Architectural

 

  • Design-Build and Construction Management

 

Procurement methods which combine or rearrange design, inspection or construction services (such as design/build or construction management) may be used with Rural Development written approval.  Prior concurrence must be obtained from the National Office and the Office of General Counsel if the contract amount exceeds $250,000.  Grant funds cannot be used for either of these procurement methods.

 

1.  The owner's written request to use an unconventional contracting method with a description or the proposed method and the selection process used to acquire the CM of DB services.

 

2.  A proposed scope of work describing in clear, concise terms the technical requirements for the contract.  It should include such items as:

     a.  A non-technical statement summarizing the work to be performed by the contractor and the results expected.

     b.  The sequence in which the work is to be performed and a proposed construction schedule.

 

3.  A proposed firm-fixed-price contract for the entire project which provides that the contractor shall be responsible for:

     a.  Any extra cost that may result from errors or omissions in the services provided under the contract.

     b.  Compliance with all Federal, State and local requirements effective on the contract execution date.

 

4.  Where noncompetitive negotiation is accepted by the Agency, an evaluation of the contractor's performance on previous similar projects in which the contractor acted in a similar capacity.

 

5.  A detailed listing and cost estimate of equipment and supplies not included in the construction contract but which are necessary to properly operate the facility.

 

6.  Evidence that a qualified construction inspector who is independent of the contractor has or will be hired.

 

7.  Preliminary plans and outline specifications.

 

8.  The owner's attorney's opinion and comments regarding the legal adequacy of the proposed contract documents and evidence that the owner has the legal authority to enter into and fulfill the contract.

 

There are two types of Construction Managers:  Construction Manager as Constructor (CMc) and Construction Manager as Advisor (CMa).  A CMc acts in the capacity of a General Contractor and is financially and professionally responsible for the construction.  This type of Construction management is also referred to as Construction Manager "At Risk".  The construction contract is between the owner and the CMc.  The CMc in turn subcontracts for some or all of the work.  Fees for the CMc typically fall in the range of  four to seven percent of the cost of construction, depending on the scope of work and its complexity.  The CMc must carry the Agency required 100 percent surety and insurance, typically required of the general contractor of a project.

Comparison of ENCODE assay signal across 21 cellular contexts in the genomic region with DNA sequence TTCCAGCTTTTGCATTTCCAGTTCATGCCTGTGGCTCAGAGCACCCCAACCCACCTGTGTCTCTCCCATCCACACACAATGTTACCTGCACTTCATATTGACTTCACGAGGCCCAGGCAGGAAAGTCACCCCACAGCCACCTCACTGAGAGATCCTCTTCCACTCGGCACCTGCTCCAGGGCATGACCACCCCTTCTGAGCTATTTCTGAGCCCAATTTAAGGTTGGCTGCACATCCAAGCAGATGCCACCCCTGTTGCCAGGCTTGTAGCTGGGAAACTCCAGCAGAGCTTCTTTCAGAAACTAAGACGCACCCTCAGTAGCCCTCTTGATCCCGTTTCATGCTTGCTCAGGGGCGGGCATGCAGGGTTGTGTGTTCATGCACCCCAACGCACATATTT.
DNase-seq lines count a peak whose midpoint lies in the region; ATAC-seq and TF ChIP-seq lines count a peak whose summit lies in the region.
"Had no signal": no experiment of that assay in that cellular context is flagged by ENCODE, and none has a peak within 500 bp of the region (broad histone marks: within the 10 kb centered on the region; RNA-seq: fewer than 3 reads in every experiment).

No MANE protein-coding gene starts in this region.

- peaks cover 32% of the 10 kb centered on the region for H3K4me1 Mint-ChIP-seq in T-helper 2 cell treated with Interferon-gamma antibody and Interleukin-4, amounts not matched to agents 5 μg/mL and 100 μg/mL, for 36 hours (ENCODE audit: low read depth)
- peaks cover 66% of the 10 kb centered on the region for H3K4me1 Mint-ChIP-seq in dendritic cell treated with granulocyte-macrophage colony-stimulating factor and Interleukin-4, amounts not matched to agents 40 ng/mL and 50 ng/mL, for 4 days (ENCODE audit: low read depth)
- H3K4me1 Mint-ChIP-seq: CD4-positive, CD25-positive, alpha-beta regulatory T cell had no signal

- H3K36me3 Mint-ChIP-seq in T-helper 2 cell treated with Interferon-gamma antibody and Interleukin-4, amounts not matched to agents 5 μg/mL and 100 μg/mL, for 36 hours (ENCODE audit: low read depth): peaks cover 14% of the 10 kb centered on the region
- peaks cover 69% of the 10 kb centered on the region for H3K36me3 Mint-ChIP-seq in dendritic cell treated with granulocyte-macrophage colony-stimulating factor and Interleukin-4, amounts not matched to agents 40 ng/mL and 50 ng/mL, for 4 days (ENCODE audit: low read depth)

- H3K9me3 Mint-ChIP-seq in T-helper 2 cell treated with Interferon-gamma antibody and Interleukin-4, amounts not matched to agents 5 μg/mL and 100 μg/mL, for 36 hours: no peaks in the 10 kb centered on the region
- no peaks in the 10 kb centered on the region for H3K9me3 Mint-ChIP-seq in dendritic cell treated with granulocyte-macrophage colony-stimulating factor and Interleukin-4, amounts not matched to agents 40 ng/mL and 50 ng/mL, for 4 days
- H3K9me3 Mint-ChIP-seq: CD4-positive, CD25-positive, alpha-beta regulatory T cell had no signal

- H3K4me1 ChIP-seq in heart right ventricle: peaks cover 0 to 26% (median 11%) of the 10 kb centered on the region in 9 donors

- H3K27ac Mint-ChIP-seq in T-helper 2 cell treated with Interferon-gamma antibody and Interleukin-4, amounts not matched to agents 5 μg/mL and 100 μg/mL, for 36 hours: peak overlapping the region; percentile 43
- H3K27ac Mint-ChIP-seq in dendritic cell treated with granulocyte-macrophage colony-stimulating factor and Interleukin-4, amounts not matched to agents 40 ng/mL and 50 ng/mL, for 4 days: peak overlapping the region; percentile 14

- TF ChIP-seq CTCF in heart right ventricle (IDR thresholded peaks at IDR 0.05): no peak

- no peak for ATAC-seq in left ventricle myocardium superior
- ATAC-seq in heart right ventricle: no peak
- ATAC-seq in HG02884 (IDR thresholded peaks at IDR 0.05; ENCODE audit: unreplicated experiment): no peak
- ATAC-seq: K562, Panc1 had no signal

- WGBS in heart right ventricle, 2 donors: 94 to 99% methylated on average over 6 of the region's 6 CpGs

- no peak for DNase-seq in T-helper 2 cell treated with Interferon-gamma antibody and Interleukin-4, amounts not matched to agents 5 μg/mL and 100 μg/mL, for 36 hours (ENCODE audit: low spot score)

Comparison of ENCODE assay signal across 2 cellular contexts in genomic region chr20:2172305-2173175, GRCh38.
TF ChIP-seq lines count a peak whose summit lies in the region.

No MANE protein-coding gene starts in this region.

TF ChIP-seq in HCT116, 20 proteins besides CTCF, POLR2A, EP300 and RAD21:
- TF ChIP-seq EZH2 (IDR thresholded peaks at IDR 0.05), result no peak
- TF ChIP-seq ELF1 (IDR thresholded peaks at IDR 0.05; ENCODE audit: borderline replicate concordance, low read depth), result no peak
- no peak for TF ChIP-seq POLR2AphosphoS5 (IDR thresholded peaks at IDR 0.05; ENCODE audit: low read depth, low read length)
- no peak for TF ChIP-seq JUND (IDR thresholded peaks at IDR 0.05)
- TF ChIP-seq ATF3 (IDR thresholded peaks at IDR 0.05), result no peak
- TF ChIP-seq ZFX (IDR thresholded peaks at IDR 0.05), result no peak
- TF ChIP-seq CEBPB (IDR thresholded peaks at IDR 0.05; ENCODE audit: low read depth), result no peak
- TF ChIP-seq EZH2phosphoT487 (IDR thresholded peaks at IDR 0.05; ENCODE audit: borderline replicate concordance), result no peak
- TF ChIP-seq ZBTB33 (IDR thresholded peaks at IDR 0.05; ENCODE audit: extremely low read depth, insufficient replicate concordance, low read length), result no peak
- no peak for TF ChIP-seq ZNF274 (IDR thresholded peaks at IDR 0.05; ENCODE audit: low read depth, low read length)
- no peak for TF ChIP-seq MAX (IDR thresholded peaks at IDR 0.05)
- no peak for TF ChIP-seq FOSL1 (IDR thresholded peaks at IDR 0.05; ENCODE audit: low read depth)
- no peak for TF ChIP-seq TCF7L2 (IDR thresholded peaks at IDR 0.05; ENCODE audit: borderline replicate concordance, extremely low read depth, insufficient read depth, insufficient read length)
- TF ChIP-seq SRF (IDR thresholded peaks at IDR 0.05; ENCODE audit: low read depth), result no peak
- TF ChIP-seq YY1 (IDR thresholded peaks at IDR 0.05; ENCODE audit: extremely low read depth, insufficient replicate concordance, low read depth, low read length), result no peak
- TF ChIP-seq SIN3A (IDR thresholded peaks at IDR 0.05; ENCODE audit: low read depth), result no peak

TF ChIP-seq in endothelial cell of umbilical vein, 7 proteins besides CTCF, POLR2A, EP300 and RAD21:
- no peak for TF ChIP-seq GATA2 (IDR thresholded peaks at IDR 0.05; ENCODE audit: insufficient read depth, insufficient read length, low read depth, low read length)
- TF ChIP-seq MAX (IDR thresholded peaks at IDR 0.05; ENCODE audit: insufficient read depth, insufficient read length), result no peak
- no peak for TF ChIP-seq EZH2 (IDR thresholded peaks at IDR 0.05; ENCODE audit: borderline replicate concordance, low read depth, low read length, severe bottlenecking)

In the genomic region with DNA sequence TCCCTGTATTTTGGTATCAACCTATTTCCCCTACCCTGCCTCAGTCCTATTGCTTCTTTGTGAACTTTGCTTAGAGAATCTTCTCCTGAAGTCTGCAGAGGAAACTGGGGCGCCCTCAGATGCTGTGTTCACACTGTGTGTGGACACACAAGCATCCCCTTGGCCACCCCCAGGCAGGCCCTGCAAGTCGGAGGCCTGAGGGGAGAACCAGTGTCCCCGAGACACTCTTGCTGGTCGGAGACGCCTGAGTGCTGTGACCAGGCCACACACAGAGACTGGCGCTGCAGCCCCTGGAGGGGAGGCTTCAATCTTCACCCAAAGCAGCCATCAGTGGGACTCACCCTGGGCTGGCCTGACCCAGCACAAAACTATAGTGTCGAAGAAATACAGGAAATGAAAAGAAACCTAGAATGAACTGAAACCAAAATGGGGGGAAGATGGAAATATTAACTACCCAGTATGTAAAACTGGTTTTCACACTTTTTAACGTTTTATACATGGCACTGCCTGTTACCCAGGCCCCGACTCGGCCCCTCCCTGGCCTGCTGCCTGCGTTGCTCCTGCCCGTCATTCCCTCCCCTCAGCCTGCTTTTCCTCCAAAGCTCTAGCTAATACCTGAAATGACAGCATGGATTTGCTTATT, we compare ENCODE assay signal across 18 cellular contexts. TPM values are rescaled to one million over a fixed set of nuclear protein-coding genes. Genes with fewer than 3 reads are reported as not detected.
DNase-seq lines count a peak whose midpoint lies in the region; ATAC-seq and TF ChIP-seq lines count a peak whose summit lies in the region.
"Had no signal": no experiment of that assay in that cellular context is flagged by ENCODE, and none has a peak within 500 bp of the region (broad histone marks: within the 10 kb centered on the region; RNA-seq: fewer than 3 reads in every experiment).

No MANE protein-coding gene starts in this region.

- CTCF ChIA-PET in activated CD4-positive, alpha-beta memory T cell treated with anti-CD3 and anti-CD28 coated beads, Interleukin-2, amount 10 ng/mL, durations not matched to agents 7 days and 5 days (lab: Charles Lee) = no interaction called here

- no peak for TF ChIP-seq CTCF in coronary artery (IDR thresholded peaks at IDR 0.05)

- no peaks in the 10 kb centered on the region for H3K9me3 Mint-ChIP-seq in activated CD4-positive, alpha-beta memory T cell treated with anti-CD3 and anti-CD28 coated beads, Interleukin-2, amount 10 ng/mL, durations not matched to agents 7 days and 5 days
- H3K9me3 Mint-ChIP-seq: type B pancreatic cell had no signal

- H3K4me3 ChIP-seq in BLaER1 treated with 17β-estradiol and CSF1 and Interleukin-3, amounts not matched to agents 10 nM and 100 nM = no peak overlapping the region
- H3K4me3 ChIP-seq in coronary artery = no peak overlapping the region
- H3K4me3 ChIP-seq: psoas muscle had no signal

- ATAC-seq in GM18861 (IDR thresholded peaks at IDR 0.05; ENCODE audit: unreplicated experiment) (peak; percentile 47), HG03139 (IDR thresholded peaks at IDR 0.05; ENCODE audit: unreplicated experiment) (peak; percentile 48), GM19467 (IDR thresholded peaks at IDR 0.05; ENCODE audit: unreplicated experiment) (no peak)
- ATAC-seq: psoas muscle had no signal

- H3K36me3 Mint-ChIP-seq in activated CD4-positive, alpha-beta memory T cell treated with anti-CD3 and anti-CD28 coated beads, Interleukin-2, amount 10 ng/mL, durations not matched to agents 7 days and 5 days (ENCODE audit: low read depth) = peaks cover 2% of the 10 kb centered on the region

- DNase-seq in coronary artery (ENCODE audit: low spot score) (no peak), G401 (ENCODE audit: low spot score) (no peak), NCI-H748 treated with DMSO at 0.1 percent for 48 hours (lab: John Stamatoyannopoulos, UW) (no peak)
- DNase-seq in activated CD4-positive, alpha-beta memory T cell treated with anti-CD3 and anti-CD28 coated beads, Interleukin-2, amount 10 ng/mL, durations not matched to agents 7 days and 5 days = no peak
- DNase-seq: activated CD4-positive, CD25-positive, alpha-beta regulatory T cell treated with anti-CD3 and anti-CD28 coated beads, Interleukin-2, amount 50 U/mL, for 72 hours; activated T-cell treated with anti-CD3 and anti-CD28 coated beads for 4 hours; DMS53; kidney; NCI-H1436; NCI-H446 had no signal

A CMa acts in an advisory capacity to the owner on issues related to construction management.  The actual contract for construction services should be between the owner and a general contractor.  The contract for the position of CMa is subject to free and open competition, just as is the contract for construction services by the general contractor.  Fees for a CMa should be in the range of one to three percent depending on the scope of service and its complexity.  Duplication of services among the architect and the CMa must be avoided and adjustments to fees should be made accordingly.  The Agency requirements for surety and insurance cannot be held by the CMa.  Full surety and insurance must be provided by the general contractor.

 

The Design/Build (DB) method of construction is one in which architectural and engineering services normally provided by an  independent consultant to the owner are combined with those of the general contractor under a single source contract.  These services are commonly provided by a DB firm, a joint venture between an architectural firm and a construction firm, or a company providing pre-engineered buildings and design services.  The entity (company) or (individual) that is the DB firm, with whom the owner has the contract, must have 100 percent surety (typically bonding) and insurance, including professional liability insurance and errors and omissions insurance, in its own name, rather than in the name of other firms it hires to execute any part of the work of design or construction.

 

Due to the complexity and variability of how different contractors and architects define DB and CM it is recommended that the owner, DB, CM and Rural Development meet prior to the application to work out details.

 

Contact the State Architecture.